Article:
- Beckley Mason, NBA
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With just 1.3 seconds remaining in the first quarter of the Miami Heat's Wednesday night win over the Golden State Warriors, LeBron James caught a pass and turned up court. But instead of trying a 70-foot heave as time expired, James took a leisurely dribble, waited for the buzzer, then shot the ball. He had a chance, a slim one, to give his team points.
So why did he purposely wait until after the buzzer to shoot?
Shane Battier knows why. Players in James's situation want to take the shot, they just don't want to hurt their shooting stats. USA Today's Sam Amick recorded Battier's thoughts on the matter before last night's game:
"If you're a true shooter, those shots add up," [Battier] said, while making it clear that his view was also the opinion of most, if not all, NBA players. "It's not worth it (to shoot them). Even though statistically speaking, it's a positive – it's a plus-play (in terms of probabilities of success). If you shot every buzzer beater, you're going to make one out of - whatever the odds are.
"Even the heave is a plus-play. But unfortunately we're not judged on the plus-plays. We're judged on (shooting) percentages. I think they should take the heave out of the stat book. It's common sense."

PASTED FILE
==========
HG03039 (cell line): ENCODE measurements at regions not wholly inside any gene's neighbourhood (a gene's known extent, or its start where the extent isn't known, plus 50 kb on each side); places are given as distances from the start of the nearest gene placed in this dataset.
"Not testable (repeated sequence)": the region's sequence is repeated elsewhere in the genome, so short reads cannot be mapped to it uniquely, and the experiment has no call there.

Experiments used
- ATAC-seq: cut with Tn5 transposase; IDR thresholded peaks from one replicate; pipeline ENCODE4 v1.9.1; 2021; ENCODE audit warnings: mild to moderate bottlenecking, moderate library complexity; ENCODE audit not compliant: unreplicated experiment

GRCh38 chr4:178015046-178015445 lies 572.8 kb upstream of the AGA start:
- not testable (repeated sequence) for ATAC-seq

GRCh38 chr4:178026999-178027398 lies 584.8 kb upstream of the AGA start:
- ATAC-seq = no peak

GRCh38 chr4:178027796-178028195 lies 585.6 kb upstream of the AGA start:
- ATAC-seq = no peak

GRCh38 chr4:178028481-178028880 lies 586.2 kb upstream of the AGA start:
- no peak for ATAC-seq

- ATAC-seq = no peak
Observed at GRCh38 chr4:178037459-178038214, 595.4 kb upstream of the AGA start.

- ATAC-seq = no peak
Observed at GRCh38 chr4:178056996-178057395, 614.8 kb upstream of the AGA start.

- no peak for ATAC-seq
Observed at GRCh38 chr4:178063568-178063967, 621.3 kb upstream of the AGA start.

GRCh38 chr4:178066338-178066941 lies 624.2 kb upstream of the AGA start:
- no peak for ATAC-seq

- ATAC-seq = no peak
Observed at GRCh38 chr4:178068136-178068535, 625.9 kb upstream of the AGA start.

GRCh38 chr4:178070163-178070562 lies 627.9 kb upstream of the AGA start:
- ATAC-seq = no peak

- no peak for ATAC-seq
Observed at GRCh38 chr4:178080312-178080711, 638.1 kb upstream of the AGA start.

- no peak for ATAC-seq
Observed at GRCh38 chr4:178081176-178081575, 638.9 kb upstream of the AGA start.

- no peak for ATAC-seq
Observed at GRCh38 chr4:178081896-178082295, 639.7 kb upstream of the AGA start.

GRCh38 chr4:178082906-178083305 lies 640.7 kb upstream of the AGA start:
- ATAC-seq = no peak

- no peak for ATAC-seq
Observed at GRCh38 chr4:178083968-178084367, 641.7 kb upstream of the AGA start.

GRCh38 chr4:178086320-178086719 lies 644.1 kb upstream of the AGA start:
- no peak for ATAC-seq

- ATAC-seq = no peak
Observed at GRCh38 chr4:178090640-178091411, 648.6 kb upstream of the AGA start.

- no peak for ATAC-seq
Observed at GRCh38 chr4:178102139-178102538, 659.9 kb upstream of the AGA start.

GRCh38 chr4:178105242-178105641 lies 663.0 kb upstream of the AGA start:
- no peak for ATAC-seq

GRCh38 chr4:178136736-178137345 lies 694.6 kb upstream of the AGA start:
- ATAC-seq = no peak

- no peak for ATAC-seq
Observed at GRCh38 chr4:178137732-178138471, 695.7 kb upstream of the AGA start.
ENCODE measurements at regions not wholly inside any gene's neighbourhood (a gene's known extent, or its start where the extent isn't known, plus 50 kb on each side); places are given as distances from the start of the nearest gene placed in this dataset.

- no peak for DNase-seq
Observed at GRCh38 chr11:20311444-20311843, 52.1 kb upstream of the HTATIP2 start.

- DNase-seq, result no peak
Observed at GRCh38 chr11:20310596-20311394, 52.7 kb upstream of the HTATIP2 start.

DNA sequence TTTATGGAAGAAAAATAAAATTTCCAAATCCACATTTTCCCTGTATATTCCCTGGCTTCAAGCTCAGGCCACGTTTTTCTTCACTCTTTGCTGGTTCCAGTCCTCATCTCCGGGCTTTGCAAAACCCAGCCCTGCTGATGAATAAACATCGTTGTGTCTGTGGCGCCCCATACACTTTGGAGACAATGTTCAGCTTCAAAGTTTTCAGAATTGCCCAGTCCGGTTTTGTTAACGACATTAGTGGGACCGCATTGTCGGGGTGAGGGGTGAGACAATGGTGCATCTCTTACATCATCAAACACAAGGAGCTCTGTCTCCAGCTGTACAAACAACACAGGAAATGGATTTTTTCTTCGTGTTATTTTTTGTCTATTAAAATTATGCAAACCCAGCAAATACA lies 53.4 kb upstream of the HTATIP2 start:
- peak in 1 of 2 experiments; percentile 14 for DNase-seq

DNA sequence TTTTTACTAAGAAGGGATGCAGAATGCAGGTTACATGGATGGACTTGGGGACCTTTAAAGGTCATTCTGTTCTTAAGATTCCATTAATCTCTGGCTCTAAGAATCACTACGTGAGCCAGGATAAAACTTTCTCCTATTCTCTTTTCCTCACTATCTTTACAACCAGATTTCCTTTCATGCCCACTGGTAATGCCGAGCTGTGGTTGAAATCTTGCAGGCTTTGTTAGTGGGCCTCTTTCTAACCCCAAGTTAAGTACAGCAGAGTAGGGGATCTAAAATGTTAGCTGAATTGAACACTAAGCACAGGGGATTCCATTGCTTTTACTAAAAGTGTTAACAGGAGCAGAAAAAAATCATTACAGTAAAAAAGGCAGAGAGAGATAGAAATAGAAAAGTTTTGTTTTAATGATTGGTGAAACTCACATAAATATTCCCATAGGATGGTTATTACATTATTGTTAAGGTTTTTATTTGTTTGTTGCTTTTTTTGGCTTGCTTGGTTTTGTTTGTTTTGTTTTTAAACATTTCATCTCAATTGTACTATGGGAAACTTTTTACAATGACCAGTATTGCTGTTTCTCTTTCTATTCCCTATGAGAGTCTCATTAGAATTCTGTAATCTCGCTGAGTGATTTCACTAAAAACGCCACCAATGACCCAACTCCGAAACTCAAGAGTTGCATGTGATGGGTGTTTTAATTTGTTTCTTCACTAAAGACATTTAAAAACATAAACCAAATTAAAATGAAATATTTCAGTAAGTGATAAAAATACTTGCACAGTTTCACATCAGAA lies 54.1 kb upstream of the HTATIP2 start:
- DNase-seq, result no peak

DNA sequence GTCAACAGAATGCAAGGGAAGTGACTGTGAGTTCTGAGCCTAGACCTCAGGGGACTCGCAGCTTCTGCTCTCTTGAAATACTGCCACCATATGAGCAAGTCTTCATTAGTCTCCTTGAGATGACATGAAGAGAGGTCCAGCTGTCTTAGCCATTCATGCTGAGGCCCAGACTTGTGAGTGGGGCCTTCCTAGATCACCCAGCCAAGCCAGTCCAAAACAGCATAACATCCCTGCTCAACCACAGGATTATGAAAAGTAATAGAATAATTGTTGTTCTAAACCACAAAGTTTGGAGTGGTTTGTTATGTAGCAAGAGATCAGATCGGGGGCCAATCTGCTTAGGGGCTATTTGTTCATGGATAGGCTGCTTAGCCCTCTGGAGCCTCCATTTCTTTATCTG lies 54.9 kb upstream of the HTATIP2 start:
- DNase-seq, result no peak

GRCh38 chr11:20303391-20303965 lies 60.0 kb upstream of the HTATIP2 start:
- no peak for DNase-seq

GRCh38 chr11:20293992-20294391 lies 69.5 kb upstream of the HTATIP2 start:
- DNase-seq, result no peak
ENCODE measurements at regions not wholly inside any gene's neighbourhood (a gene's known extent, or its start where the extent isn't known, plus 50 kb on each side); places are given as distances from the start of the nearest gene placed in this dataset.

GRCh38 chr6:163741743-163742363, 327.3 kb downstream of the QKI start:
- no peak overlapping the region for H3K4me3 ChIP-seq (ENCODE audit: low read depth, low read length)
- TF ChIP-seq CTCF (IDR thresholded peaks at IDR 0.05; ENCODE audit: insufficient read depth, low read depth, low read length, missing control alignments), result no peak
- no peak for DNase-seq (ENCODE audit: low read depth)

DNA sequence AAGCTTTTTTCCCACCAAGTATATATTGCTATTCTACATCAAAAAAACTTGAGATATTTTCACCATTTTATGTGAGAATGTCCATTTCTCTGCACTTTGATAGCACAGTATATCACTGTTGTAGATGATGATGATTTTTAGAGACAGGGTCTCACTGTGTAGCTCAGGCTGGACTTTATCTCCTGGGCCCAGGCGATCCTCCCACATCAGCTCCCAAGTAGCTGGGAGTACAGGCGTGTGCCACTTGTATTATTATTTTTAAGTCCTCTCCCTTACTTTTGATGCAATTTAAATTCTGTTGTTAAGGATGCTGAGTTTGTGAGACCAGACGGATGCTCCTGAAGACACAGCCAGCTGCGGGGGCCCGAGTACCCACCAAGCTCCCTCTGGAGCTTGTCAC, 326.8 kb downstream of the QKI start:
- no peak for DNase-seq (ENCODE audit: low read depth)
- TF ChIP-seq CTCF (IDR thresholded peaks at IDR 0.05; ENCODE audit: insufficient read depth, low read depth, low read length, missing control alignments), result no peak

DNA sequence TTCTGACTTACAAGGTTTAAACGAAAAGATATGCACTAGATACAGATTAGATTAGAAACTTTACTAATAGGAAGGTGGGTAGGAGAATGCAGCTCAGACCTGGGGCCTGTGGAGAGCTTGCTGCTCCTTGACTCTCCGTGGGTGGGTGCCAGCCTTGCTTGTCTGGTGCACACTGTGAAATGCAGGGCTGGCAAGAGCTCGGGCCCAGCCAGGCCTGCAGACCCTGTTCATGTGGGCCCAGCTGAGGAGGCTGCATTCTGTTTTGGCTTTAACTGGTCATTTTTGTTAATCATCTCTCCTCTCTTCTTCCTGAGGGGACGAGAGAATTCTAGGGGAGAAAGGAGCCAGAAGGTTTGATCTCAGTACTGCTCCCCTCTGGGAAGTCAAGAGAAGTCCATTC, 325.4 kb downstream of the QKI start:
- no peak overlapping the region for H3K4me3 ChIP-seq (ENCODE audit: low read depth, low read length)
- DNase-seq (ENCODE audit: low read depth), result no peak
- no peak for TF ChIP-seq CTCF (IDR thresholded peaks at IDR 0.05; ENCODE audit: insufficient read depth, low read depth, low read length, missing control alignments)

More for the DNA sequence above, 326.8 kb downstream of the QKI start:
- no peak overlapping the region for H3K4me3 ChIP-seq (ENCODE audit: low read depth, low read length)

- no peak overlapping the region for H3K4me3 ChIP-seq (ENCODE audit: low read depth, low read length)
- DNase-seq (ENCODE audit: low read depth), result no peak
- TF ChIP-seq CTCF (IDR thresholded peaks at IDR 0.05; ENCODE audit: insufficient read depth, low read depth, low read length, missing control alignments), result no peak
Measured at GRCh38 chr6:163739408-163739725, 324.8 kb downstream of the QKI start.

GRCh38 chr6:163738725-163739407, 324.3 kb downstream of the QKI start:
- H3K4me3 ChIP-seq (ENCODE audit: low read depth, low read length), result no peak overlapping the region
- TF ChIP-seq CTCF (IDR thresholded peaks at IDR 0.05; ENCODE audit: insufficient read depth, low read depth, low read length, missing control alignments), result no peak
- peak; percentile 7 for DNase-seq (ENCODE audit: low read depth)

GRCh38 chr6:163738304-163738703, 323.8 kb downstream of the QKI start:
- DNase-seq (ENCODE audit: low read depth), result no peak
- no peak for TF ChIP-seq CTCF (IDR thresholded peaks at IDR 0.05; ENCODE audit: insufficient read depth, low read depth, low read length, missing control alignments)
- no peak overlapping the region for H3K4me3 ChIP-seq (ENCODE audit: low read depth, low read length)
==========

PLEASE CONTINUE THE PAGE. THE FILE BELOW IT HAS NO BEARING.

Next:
And if they did change the rule book to reflect this stance?
"You'd have guys fighting to take that shot, because it's a hell of a fun shot," he said. "We shoot those shots every day in practice."
The last line is my favorite part of this. Of course players want to shoot that shot! But they don't because of money. When it's time for a new contract, players want to present the best version of themselves and that best version has a higher field goal percentage because he doesn't chuck up a 75-footer at the end of the period.
So how could the NBA change the rules to reverse the incentives?
Ethan Sherwood Strauss has been all over this topic for a year, and his idea is to count these fun, but unlikely shots as "fouled attempts." That way they could only impact a shooter's field goal percentage if they go in: "If it goes in, gravy. An elevated field goal percentage to the heaver. If it misses, the shot will be recorded but not incorporated in FG percent."
Others have long suggested simply not counting them as attempts at all, at least as regards field goal percentage.
Henry Abbott has a HoopIdea, saying that if money (that might be lost from a future contract) is the issue, well, use money to encourage players to shoot: "The NBA could get some league-wide sponsor, who can use the highlights of these exciting plays in commercials, to pay players a little something for every attempt at an end-of-quarter shot, and a big something if they make them. They aren't shooting them 'cause of money. Money ought to fix it."
How would you fix this problem? Give us your suggestions here:
With just 1.3 seconds remaining in the first quarter of the Miami Heat's Wednesday night win over the Golden State Warriors, LeBron James caught a pass and turned up court.